COP-28 Reflections: Transitioning Away From Petro-State Economics

The 28th Conference of Parties (COP-28) just finished up in Dubai.  Feasta assisted a delegation of (mostly) young people to attend, in order to support the goals of the global youth climate justice movement, and to help promote CapGlobalCarbon and the Cap & Share Climate Alliance, which are Feasta’s proposed approaches for  addressing the problems of climate change and inequality at the international level.

It took over 20 years and 27 conferences to get here, so how did they do this time?

On the plus side, the accord called for “transitioning” away from fossil fuels.  Most advocates would have preferred the term “phase out,” but the fossil fuel interests, which were well-represented in Dubai (and in fact the President of COP-28 is also the President of the UAE State-owned fossil fuel company) vetoed “phase out.”  News articles were left to parse the meaning of “transitioning” versus “phasing out.”

It is also important to note that the text states “transitioning away from fossil fuels in energy systems, in a just, orderly and equitable manner … so as to achieve net zero by 2050 in keeping with the science.”

Just, orderly, and equitable applies to Feasta’s proposed methodology Cap & Share, so that is something to promote between now and the next COP (see more on Cap & Share below).

Other advocates were not pleased with the outcome.  Greta’s sound bite was “stab in the back,” and Oxfam also expressed disappointment.  A few young people from Ireland, including Feasta delegate Jessica, are in this short RTE (Irish state television) interview, where they describe some of the shortcomings of the result of the COP.

Luckily, the official outcome is not the only thing to take away from COPs.  The COP is also (or maybe mostly) useful as a barometer for who is saying what, and where the energy is being spent in the climate movement.  One of the better events called for a “fast, fair, full, funded & feminist fossil fuel phase out.”

Some of Feasta’s allies, including our partner group Equal Right, were also on hand to promote the recent formation of the Cap & Share Climate Alliance.

As a reminder, the Alliance is looking for organizations to join, who can agree to the following principles:

  1. A carbon cap on the extraction and/or importation of fossil fuels that reduces briskly towards real zero (not ‘net zero’)
  2. No offsets (Allied activities like tree-planting should be undertaken in addition to, not instead of, keeping fossil fuels in the ground.)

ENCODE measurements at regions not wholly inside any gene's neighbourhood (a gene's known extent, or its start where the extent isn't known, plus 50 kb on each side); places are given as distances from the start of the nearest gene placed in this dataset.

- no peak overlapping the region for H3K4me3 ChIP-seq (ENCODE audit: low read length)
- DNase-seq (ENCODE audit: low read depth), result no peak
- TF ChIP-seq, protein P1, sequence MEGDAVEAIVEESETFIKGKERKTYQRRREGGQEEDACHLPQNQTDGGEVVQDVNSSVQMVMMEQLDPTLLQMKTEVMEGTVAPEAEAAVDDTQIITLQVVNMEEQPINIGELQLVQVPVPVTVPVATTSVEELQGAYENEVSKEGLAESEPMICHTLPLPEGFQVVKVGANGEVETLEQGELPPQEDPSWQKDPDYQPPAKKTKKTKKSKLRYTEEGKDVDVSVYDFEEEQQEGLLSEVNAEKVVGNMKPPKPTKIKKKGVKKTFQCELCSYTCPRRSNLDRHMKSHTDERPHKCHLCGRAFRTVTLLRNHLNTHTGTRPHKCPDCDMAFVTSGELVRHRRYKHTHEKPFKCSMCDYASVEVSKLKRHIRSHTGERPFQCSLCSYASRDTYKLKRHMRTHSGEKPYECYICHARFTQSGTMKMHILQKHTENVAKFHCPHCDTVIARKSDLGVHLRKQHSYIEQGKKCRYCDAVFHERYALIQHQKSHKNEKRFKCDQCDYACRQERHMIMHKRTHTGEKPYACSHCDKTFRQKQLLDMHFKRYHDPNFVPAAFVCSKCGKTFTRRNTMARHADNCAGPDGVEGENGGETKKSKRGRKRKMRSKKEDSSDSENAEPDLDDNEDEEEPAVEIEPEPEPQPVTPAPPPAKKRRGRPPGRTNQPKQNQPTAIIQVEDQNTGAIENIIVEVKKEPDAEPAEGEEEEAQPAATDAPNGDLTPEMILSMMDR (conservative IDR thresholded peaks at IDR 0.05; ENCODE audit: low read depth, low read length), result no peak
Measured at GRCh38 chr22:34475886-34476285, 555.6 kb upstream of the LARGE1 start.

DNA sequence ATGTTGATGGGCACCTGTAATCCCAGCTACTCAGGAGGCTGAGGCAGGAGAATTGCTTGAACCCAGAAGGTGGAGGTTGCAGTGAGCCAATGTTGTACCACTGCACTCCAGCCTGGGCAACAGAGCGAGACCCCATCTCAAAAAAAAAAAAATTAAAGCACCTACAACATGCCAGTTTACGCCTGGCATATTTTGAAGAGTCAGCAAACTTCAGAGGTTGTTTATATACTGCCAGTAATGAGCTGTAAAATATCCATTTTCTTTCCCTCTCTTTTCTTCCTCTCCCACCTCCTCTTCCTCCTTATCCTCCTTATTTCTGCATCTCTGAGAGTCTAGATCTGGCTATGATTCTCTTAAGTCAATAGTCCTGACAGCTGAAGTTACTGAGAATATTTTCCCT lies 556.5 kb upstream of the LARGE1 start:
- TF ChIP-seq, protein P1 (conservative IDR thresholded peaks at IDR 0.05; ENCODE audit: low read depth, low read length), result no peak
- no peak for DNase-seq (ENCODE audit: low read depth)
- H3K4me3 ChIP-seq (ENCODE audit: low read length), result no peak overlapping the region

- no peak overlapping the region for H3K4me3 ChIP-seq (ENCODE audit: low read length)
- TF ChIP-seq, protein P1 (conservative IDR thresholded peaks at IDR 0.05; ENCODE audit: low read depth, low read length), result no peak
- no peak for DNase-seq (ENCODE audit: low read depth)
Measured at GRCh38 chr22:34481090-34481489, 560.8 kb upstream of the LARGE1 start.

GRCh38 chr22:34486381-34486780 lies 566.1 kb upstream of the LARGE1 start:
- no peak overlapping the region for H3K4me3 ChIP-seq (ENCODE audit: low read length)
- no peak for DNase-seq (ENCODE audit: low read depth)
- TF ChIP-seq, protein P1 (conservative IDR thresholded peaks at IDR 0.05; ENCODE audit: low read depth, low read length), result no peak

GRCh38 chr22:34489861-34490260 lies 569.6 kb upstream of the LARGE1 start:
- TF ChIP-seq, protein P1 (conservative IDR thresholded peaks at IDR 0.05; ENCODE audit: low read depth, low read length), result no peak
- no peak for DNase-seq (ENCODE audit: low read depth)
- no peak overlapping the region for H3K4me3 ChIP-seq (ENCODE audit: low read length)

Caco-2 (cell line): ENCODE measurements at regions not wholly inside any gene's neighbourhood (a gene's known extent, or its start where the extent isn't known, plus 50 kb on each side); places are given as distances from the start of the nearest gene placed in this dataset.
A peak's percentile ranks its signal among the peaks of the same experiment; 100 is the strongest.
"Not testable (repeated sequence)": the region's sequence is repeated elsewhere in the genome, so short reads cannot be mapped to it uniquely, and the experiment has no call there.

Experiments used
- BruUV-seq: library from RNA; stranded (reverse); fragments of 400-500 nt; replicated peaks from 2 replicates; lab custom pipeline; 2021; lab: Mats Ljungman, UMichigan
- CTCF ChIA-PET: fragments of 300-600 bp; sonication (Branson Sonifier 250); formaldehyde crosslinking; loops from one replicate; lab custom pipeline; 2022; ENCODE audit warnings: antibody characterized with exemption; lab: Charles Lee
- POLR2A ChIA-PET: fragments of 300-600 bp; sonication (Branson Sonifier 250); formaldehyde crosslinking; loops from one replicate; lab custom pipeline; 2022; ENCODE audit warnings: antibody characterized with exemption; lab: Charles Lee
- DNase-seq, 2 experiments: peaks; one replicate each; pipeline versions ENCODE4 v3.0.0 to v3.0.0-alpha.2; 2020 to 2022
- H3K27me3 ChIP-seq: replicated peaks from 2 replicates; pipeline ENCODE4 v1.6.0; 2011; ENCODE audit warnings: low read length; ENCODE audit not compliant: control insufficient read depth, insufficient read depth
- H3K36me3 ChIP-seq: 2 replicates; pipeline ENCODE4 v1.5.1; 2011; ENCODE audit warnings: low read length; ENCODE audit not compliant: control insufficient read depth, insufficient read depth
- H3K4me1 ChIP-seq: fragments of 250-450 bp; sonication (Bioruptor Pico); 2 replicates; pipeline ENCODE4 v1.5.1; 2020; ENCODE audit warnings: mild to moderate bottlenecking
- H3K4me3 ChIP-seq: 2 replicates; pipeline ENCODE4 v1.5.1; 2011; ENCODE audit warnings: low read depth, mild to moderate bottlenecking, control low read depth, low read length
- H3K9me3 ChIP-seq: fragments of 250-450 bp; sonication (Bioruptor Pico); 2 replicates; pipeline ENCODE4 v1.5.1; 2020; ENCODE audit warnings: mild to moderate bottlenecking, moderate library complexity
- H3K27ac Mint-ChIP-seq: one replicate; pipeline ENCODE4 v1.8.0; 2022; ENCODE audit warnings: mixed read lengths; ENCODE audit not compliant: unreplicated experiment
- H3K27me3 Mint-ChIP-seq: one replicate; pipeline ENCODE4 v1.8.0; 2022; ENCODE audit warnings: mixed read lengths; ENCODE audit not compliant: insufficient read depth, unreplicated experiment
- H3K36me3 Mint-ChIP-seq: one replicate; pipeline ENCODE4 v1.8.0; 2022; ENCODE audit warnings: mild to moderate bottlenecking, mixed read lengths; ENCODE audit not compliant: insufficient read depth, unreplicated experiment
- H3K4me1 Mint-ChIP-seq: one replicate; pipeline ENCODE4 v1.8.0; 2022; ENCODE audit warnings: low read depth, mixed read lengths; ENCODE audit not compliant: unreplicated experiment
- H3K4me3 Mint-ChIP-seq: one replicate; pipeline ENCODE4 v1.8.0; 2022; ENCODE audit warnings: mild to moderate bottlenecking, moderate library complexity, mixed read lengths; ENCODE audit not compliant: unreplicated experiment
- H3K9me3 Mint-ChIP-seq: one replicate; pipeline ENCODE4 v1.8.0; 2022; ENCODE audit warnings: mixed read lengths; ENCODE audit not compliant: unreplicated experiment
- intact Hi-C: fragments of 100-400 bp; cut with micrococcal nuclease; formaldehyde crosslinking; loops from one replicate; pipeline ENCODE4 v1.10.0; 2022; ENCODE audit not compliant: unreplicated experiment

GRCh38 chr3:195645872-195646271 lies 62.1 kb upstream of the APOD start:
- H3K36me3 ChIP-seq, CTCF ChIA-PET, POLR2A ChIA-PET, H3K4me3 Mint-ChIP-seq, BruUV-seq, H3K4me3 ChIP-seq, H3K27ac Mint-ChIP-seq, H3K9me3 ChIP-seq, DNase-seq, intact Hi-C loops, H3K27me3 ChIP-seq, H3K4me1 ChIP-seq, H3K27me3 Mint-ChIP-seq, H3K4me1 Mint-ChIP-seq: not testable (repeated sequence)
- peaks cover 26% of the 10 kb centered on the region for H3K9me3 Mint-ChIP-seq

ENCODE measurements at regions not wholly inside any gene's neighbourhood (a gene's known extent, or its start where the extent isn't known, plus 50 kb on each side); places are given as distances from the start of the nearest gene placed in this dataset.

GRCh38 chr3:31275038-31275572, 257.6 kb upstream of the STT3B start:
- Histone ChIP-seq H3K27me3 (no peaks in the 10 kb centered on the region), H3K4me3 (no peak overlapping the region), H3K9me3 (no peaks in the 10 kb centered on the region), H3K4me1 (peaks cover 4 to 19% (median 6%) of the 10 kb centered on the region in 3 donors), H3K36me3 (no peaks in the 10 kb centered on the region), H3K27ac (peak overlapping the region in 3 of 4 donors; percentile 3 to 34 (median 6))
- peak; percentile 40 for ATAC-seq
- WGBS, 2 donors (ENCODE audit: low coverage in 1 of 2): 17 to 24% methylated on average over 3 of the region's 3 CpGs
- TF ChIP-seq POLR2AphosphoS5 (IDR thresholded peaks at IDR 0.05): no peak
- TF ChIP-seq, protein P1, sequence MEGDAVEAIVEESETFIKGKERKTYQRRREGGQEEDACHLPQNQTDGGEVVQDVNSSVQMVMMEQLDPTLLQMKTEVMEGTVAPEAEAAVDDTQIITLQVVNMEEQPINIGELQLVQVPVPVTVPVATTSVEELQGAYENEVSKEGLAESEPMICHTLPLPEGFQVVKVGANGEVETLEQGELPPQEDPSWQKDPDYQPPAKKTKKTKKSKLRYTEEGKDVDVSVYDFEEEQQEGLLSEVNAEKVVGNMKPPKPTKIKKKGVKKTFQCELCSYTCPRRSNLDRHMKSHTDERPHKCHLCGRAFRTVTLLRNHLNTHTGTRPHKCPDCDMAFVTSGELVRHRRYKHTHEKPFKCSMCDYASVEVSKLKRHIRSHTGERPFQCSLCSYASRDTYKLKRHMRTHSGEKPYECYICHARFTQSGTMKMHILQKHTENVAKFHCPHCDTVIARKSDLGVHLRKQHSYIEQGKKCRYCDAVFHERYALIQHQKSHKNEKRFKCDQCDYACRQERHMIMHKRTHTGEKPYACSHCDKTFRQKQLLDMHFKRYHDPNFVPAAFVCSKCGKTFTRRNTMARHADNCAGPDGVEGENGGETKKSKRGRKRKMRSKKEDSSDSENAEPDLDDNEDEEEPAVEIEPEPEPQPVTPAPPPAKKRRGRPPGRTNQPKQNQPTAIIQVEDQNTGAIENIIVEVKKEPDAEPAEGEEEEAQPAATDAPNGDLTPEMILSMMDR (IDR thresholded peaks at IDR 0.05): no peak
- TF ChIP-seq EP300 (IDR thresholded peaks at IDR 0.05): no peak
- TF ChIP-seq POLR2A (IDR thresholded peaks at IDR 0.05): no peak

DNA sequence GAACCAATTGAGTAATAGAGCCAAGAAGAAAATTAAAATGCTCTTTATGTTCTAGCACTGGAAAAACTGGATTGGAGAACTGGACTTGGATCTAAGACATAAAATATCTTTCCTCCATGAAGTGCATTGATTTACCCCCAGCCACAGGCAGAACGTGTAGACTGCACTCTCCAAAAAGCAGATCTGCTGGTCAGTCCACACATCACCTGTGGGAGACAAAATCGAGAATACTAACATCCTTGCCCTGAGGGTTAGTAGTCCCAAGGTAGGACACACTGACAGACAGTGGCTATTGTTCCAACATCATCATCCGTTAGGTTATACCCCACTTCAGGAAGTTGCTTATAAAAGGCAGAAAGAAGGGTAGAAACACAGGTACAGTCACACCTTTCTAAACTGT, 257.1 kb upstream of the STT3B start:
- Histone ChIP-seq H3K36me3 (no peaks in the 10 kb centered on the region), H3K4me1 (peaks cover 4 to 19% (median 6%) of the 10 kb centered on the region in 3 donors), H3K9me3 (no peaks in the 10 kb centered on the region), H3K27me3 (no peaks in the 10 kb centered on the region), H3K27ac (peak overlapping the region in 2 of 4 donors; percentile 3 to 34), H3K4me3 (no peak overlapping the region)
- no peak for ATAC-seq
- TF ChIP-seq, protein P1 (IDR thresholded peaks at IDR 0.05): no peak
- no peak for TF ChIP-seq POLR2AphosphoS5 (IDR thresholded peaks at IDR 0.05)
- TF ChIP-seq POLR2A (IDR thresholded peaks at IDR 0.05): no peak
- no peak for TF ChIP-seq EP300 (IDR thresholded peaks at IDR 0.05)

3. A carbon charge applied to companies that extract or import fossil fuels
  4. Carbon dividends that are paid out directly to people
  5. Features and mechanisms that address climate justice, global justice and intergenerational justice
  6. Citizen oversight (a meaningful management role for the people of the world, not just national governments)

In Feasta’s preferred approach, which we call CapGlobalCarbon, a Global Climate Trust is formed by early adopting nations, such as those in BOGA), and a Cap is placed on fossil fuel extraction.  Upstream fossil fuel extraction companies must purchase permits up to the cap, and those funds are returned back to people on an equal per capita basis.  It would result in transfers of wealth from fossil producers to low-income people primarily in the Global South.  If countries join in pairs or groups, it can move from a concept to a reality, and it has more details to it than just saying “Climate Justice Now.”  If your group is part of the Fossil Fuel Non Proliferation Treaty or the Civil Society Review, please consider also joining the Alliance.

Finally, a few words about the context of the COP.  Obviously being in Dubai put the petro-politics front and center.  Many Western observers have to consider the strangeness of capitalism without democracy, the rampant inequality, and the Arab nations that are setting up soccer (ahem, football) teams and hosting golf tournaments as they think about their post-oil future.  The inevitable transition from oil money will be part of the climate narrative, and maybe that is the big takeaway from COP28.

In our next blog post we hope to feature the reflections from the Feasta delegates who were on hand to tell us, what was “civil society” like in a country with no middle class?  And no natural resources (except oil)?

The other aspect of context internationally was the wars going on in Ukraine and Israel, and what that means for the Post-WWII order.  President Biden did not attend COP-28, but he was ostensibly attending to democracy-on-life-support at home.  Looking ahead, the narrative of 2024 will link climate protection with democracy protection (and the fight against anti-science disinformation and fascism).

Stay tuned for some more COP-28 commentary, and then, once our delegates have recovered, we can start thinking about the COP-29 summit next year in Baku, Azerbaijan.

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